This article was written by Humberto Vacaflor, in El Deber 11/23/11, please look at the link below for full-original Spanish article.
Laundering has a deadline by Humberto Vacaflor
“In three and a half months from now, which is February 13, 2012, the Financial Action Task Force (FATF,
GAFI in Spanish)
will analyze the situation of Bolivia with respect to money-laundering. And they can apply sanctions.
The Bolivian Government looks with little interest this topic, without acknowledging that it could become a nightmare even for foreign trade if there were to be sanctions.
For the moment, the image of Bolivia is compromised. The Jersey ‘Commission,’ on this subject just included Bolivia in a list of 12 countries suspected of money-laundering.
And it recommends that ‘due diligence’ be applied to international financial transactions involving Bolivia.
“Siglo 21” newsletter just analyzed this issue and pointed out the purchases of companies made by the Paraguayan – Venezuelan citizen Carlos Gil with money that comes from abroad.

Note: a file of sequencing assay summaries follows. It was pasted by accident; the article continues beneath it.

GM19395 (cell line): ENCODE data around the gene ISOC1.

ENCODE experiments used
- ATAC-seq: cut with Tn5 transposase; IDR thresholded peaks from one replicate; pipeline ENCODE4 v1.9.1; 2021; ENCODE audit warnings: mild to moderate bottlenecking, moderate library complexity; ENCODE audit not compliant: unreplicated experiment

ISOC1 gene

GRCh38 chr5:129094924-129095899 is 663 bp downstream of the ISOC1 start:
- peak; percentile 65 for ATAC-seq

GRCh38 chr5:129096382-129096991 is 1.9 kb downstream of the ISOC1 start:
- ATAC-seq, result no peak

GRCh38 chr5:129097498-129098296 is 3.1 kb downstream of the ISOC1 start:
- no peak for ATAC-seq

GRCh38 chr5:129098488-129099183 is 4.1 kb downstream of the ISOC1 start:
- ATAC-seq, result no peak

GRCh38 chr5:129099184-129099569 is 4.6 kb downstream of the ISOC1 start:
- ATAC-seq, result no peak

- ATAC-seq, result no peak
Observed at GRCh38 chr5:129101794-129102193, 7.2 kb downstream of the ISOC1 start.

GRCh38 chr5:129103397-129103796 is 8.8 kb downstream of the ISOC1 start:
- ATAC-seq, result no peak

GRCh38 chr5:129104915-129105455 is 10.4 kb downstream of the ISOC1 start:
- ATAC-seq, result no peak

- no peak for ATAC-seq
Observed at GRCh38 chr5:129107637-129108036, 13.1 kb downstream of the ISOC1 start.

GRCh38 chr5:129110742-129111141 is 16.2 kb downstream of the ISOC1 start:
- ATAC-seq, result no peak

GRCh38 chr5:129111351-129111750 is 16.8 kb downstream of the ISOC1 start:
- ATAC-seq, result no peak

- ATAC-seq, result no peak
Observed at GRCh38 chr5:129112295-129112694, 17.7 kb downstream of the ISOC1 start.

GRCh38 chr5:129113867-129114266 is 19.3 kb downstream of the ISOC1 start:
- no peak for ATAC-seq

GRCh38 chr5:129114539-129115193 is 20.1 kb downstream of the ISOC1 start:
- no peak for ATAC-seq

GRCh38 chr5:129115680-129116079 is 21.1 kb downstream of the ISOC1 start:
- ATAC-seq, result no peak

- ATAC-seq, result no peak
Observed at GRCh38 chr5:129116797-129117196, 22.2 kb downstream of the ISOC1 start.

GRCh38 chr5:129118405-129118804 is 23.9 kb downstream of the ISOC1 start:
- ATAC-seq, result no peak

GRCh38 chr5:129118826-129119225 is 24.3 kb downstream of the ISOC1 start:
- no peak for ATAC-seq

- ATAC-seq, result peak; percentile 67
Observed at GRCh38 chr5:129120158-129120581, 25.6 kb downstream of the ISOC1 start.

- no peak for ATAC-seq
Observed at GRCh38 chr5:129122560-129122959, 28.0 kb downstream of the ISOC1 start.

The newsletter reveals that this person, is the owner of at least two newspapers in La Paz, as well as others abroad; TV channels; owns the Eastern Railway; Gravetal and others; and now is determined to buy Electropaz.
The Bolivian authorities should implement measures recommended by the international agencies to control money laundering from drug trafficking. The transnational drug trafficking handles in South America around $85 billion per year, as first suppliers and processors of cocaine.
The eyes of the world will have begun to concentrate more on Bolivia with respect to money-laundering as drug trade grows in the country.
Companies created by professionals in every sector are bought with fast movements by newly appearing millionaires who are also accumulating real state properties.
The parallel economy of drug trafficking is also a strong impact in the formation of prices, causing a process of inflation that Bolivians in the legal economy can not cope.
And the term to curb money laundering is closing. It will come before the Carnival.”
For earlier Bolivian Thoughts’ posts reported on laundering, please visit: